Search Images Maps Play YouTube News Gmail Drive More »
Sign in
Screen reader users: click this link for accessible mode. Accessible mode has the same essential features but works better with your reader.

Patents

  1. Advanced Patent Search
Publication numberUS2541550 A
Publication typeGrant
Publication dateFeb 13, 1951
Filing dateJan 3, 1949
Priority dateJan 3, 1949
Publication numberUS 2541550 A, US 2541550A, US-A-2541550, US2541550 A, US2541550A
InventorsDonald V Sarbach, George P Loomis
Original AssigneeGoodrich Co B F
Export CitationBiBTeX, EndNote, RefMan
External Links: USPTO, USPTO Assignment, Espacenet
Blend of isoolefin-diolefin and polychloroprene synthetic rubbers for adhering isoolefin-diolefin rubber to other materials
US 2541550 A
Abstract  available in
Images(1)
Previous page
Next page
Claims  available in
Description  (OCR text may contain errors)

Feb- 13, 1951 D. v. sARBAcH ET AL 2,541,550

BLEND oF IsooLEFTN-DTOLEFTN AND PoLYcHLoRoPRENE SYNTHETIC RUBEERS RoR ADHERTNG IsooLEEIN-DIOLERTN RUBBER To OTHER MATERIALS Filed Jan. 3, 1949 Patented Feb.-` 13, 19,51-

'I UNITED STATES 'I PATENT OFFICE BLEND F ISOOLEFlN-DIOLEFIN AND POLY- CHLOROPBENE SYNTHETIC RUBBERS FOR ADHERING ISOOLEFIN-DIOLEFIN RUBBER T0 OTHER MATERIALS Application January 3, 1949, Serial No. 68,824

11 claims. l

This invention relates to adhesive compositions for adhering rubbery compositions to each other or to iilamentary materials and to methods of using such adhesives in the building of composite articles of rubbery materials, such as tires and the like.

' It is an object of this invention to provide liquid or solid adhesive compositions which may be used for adhering rubbery materials.

It is a further object to provide an adhesive for adhering isoolen-diolen copolymer synthetic rubber to other rubbery materials or to illamentary materials. It is also an object to provide an adhesive fo treating a illamentary material which may be used as an interposed layer between layers of rubbery materials which are to be adhered together, and especially between a layer of isooleiindiolen copolymer synthetic rubber and a layer of any other rubbery material.

Other objects will be apparent .from the description which follows. l

These objects are attained by preparing an adhesive comprising a homogeneous blend of two or more rubbery materials and preferably a blend of isoolenediolelln copolymer lsynthetic rubber with neoprene.

reinforcing ingredients to form a solid adhesive composition which may be used in that condition or may be dissolved in a suitable solvent to form a liquid cement.- By interposing such an adhesive composition between an isoolefln-diolen copolymer synthetic rubber and another rubbery material or a lamentary material, then vulcanizing the composite product, a `good bond is achieved between the materials.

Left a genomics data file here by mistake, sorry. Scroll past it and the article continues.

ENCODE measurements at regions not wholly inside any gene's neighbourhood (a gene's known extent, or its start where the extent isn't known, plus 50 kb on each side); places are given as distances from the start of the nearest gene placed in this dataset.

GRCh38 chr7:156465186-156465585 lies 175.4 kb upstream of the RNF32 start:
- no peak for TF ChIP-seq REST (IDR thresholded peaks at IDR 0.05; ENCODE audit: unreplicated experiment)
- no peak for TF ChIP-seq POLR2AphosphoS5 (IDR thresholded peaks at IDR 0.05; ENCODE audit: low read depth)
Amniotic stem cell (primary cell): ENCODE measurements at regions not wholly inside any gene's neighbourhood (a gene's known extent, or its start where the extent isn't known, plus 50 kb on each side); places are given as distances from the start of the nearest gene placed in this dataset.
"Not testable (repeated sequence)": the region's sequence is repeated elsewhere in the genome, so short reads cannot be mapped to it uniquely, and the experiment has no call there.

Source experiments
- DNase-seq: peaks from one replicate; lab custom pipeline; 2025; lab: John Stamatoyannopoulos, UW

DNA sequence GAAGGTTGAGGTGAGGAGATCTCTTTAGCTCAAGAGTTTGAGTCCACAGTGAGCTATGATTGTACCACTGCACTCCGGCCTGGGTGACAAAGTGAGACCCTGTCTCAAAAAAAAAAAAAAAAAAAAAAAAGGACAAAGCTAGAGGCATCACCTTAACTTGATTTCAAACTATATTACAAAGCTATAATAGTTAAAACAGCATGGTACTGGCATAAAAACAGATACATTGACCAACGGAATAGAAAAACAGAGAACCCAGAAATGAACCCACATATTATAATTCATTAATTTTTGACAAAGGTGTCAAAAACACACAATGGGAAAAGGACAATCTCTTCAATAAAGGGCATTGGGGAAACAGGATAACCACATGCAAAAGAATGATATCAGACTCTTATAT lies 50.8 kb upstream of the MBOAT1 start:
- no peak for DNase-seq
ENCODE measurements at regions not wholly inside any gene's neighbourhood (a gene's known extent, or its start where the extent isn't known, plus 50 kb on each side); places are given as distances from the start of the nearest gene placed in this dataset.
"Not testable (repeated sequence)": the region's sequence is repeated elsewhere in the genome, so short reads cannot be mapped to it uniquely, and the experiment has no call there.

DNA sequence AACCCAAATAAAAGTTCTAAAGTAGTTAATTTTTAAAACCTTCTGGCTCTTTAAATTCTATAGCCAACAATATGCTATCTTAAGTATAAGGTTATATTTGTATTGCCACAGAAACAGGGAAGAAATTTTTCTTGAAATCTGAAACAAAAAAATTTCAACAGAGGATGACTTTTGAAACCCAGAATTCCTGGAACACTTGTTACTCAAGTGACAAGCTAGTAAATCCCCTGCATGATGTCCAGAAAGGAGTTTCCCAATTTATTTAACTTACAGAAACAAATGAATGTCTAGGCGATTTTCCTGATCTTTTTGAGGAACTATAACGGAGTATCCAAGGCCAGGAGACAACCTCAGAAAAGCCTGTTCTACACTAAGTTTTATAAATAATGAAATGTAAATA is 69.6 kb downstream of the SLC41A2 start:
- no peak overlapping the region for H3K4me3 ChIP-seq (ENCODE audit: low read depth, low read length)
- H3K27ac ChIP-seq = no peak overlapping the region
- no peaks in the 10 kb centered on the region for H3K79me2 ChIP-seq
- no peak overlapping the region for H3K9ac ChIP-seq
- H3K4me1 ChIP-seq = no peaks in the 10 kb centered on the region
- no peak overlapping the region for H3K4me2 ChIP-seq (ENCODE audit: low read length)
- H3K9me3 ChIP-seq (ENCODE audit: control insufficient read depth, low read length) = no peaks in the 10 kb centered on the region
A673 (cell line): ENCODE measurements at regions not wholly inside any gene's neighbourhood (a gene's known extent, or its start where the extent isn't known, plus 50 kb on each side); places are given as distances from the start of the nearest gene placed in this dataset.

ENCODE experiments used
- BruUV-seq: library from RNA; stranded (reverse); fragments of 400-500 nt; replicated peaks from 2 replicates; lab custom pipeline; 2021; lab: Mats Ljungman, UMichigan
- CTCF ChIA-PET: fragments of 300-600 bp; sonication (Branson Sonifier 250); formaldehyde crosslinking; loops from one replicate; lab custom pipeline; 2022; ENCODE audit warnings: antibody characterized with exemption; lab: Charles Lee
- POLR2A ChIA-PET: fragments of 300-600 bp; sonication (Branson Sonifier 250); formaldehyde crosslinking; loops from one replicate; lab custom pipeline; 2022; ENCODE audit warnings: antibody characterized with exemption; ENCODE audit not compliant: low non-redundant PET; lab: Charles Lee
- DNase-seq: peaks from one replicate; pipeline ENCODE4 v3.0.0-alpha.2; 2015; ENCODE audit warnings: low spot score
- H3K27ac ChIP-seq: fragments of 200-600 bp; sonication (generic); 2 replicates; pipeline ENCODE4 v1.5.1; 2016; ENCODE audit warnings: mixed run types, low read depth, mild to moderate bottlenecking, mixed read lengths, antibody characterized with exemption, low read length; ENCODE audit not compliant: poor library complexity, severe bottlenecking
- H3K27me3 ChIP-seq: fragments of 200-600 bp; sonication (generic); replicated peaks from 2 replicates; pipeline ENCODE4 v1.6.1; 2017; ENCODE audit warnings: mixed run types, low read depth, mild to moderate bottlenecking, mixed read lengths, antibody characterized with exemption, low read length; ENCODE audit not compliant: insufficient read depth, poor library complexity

'The isoolefm-dlolefln copolymer synthetic-ruby bers included in this invention areknown as Butyl rubber and are rubbery hydrocarbon copolymers prepared by lowv temperature copolymerization of a'major proportion of an isoolefln having from four to seven carbon atoms with a minor proportion of an open-chain or linear conjugated dioleiin having from four to eight carbon atoms. The copolymer preferably contains irom 80 to 991/2 parts by weight of an isomonooleiin such as isobutylene or ethyl methyl ethylene copolymerized with from 1/2 to 20 parts by weight of a diolen such as isoprene;- butadiene-1,3.; piperylene; 2,3-dimethyl butadiene-1,3; 1,2-dimethyl butadiene-1,3; 1,3-dimethyl butadiene- This blend may be mixed with any conventional vulcanizing, accelerating, and

2 1,3; 1-ethy1 butadiene-1,3; 1,4-dimethy1 butadiene-1,3;`V the total monomeric material in the preferred mixture amounting to 100 parts by weight. The copolymerization may be effected by the usual-method of copolymerizing such monomers as disclosed in detail in U. S. Patents 2,356,128, 2,356,129, and 2,356,130 to Thomas and Sparks. Preferably a monomeric mixture containing irom to 99% by weight of an isomonoolen such as isobutylene and from 1 to 5% of a diolefln such as isoprene or butadiene-1,3 is used. These synthetic rubbers are known to the trade as GR-I, Butyl A, Butyl B,

Butyl C, and Flexon.

The neoprene blended with the Butyl rubber is a rubbery polymer of a 2-chlorobutadiene-l,3, commonly known as polychloroprene, or rubbery polymers of 2,3-dichlorobutadienel,3 or rubbery copolymers of a chlorobutadiene-1,3 with monomers copolymerizable therewith, such as isoprene, butadiene-1,3, styrene, acrylonitrile, etc. The typical neoprenes are known to the trade as Neoprene GN, Neoprene KN, .Neoprene I, "dR-M, and GR-M-lO. The rubbery homopolymer of chloroprene itself is preferred for the purpose of this invention. l

It is well known that it is diilicult to obtain satisfactory adhesion between isoolefin-diolefin copolymer synthetic rubber and other Americanmade or natural rubbers. however, with the edhesives of this invention, good adhesion is made possible between vulcanizable isoolen-diolen copolymer synthetic rubber and natural rubber or any of the sulfur-vulcanizable American-made rubbers, with no necessity of pre-vulcanizing one of the rubbers before adhesion. These rubbers can be adhered one to the other simply by placing one of the adhesive compositions of this invention between the unvulcanized rubber layers and then vulcanizing the composite structure by' the application of heat and pressure.

One embodiment of our invention is shown in the drawing in which: